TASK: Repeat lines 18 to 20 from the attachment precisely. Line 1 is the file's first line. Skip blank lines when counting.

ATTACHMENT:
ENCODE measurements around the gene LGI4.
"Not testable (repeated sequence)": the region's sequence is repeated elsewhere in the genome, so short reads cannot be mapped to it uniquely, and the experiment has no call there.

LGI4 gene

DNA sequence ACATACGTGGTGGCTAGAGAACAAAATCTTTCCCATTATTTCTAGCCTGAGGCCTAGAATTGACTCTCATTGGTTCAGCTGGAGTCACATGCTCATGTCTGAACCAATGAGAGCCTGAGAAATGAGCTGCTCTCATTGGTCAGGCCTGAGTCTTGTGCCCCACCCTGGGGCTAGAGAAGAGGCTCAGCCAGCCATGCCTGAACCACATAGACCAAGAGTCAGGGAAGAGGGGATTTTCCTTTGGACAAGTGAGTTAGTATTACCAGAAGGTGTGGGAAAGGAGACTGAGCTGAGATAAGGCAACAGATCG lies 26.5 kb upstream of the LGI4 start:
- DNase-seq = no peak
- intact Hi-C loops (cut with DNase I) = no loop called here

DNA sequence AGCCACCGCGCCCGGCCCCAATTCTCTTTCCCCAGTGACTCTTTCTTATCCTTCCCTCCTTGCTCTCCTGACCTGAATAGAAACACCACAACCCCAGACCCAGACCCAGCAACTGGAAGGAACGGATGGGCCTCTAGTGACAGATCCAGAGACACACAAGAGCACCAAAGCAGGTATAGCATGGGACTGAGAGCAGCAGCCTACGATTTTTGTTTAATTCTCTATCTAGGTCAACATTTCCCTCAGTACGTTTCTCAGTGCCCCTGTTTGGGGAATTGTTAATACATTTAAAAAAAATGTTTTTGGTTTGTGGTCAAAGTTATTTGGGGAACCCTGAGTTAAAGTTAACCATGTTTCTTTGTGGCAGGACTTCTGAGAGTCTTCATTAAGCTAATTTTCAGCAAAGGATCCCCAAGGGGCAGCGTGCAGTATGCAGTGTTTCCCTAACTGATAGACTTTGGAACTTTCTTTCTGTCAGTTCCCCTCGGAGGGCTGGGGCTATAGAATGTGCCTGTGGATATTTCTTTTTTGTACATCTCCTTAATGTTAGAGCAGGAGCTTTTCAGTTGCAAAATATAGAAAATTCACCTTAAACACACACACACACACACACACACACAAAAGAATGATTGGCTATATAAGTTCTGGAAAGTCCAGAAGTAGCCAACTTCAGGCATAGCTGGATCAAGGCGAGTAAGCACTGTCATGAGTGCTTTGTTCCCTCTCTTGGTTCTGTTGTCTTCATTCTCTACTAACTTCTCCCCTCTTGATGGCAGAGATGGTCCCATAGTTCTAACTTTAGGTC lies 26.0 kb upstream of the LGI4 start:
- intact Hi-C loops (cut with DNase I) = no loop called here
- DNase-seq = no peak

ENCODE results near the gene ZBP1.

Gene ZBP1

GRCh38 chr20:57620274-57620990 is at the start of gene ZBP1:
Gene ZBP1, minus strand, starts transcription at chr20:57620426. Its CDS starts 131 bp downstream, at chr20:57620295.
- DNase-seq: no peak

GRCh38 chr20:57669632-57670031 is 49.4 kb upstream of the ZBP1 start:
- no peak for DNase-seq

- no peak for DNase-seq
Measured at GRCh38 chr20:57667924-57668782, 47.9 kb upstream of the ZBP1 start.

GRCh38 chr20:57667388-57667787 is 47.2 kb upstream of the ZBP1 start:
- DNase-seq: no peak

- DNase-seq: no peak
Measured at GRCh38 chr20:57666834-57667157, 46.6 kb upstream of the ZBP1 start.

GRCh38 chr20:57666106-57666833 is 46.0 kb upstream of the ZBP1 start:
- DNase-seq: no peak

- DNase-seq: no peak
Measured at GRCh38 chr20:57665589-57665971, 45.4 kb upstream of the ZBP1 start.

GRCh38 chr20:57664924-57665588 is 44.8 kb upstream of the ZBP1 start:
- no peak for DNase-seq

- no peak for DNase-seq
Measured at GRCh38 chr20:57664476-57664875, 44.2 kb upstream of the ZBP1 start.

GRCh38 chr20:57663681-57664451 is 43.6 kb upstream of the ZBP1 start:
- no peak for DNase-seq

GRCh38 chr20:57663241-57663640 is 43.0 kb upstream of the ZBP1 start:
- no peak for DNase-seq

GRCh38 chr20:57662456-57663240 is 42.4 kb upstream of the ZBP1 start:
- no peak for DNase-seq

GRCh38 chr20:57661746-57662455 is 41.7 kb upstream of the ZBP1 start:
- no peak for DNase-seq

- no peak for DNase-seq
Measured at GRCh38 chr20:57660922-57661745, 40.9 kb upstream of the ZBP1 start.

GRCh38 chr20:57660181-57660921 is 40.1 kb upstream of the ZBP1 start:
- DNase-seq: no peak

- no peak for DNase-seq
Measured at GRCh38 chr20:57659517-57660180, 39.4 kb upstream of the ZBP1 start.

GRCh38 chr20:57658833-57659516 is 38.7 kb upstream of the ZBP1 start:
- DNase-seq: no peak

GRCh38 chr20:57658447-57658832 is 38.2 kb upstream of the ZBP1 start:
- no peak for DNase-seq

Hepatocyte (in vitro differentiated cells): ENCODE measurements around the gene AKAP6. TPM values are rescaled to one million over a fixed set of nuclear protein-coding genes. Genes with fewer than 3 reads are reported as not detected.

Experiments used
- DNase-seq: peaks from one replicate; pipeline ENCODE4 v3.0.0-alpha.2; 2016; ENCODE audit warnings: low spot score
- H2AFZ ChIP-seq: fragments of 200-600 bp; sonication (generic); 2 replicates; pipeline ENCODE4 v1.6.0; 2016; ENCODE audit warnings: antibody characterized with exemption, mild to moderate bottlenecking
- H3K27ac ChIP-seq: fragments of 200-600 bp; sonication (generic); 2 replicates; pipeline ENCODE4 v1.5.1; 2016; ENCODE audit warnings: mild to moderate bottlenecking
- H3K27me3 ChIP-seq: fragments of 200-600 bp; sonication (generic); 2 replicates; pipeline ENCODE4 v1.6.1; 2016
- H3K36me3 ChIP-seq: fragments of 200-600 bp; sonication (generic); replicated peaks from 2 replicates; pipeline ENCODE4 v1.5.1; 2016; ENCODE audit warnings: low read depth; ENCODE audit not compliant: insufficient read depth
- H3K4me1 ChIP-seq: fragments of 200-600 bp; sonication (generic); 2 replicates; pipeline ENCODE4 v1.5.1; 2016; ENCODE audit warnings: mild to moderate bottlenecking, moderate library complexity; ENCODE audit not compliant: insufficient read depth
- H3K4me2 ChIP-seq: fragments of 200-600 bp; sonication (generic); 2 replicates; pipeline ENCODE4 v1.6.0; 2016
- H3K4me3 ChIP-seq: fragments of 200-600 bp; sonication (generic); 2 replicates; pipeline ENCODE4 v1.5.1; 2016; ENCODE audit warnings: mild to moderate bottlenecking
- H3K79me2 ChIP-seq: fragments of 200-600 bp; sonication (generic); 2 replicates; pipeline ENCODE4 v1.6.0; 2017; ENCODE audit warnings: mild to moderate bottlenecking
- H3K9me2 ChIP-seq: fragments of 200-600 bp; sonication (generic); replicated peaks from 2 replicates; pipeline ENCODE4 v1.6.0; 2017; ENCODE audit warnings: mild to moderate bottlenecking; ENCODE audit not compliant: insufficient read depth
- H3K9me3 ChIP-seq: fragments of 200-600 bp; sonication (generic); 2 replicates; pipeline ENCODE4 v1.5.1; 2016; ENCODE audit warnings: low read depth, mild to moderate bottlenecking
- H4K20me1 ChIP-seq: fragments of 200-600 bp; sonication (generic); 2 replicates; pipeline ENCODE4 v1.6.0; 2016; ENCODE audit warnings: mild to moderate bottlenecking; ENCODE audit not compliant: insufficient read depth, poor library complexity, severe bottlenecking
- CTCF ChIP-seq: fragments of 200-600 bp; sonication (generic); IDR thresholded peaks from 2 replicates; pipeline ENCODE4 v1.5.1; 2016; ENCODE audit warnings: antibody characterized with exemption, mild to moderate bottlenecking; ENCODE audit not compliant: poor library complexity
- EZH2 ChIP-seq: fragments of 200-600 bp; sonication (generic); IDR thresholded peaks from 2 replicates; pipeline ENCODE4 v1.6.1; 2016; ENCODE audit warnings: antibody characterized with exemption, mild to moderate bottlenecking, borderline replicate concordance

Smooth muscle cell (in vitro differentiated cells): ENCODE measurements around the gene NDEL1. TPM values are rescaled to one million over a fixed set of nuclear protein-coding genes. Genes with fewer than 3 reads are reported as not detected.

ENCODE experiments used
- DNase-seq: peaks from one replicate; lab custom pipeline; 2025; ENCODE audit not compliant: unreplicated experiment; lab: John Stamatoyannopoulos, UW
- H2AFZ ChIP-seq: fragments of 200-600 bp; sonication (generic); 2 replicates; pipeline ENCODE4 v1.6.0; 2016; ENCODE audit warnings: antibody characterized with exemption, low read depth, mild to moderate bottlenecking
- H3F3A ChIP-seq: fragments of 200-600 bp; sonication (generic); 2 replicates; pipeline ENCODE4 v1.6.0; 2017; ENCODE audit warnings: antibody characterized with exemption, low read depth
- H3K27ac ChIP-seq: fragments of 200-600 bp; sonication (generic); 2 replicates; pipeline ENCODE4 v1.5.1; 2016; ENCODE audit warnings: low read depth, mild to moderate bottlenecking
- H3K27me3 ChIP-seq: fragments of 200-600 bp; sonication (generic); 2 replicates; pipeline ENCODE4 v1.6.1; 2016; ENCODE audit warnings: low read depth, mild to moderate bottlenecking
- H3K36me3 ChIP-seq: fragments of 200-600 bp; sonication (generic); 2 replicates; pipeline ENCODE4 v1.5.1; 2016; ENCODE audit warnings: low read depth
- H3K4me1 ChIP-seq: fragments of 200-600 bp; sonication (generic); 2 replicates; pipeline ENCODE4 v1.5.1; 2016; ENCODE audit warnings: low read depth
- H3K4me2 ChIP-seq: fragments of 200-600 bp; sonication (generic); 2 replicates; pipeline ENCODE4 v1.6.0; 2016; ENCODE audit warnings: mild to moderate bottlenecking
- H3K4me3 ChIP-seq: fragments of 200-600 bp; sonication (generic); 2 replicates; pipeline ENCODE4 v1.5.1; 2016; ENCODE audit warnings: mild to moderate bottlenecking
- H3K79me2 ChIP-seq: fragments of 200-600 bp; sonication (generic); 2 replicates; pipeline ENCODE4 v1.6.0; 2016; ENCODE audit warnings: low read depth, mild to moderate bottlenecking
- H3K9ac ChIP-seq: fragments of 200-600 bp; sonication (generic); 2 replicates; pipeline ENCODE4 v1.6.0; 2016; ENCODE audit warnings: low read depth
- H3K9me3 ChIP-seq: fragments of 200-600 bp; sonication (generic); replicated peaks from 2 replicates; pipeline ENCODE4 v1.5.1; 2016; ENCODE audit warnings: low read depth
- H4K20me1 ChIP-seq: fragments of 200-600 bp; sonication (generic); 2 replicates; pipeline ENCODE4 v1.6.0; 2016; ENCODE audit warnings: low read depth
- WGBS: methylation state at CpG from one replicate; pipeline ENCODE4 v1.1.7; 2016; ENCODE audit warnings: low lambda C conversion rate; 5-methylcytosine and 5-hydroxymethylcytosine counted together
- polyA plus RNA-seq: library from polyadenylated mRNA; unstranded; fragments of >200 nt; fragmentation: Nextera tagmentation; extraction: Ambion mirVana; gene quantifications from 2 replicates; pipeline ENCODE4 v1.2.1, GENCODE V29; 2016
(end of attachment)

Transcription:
Measured at GRCh38 chr20:57667924-57668782, 47.9 kb upstream of the ZBP1 start.

GRCh38 chr20:57667388-57667787 is 47.2 kb upstream of the ZBP1 start:
- DNase-seq: no peak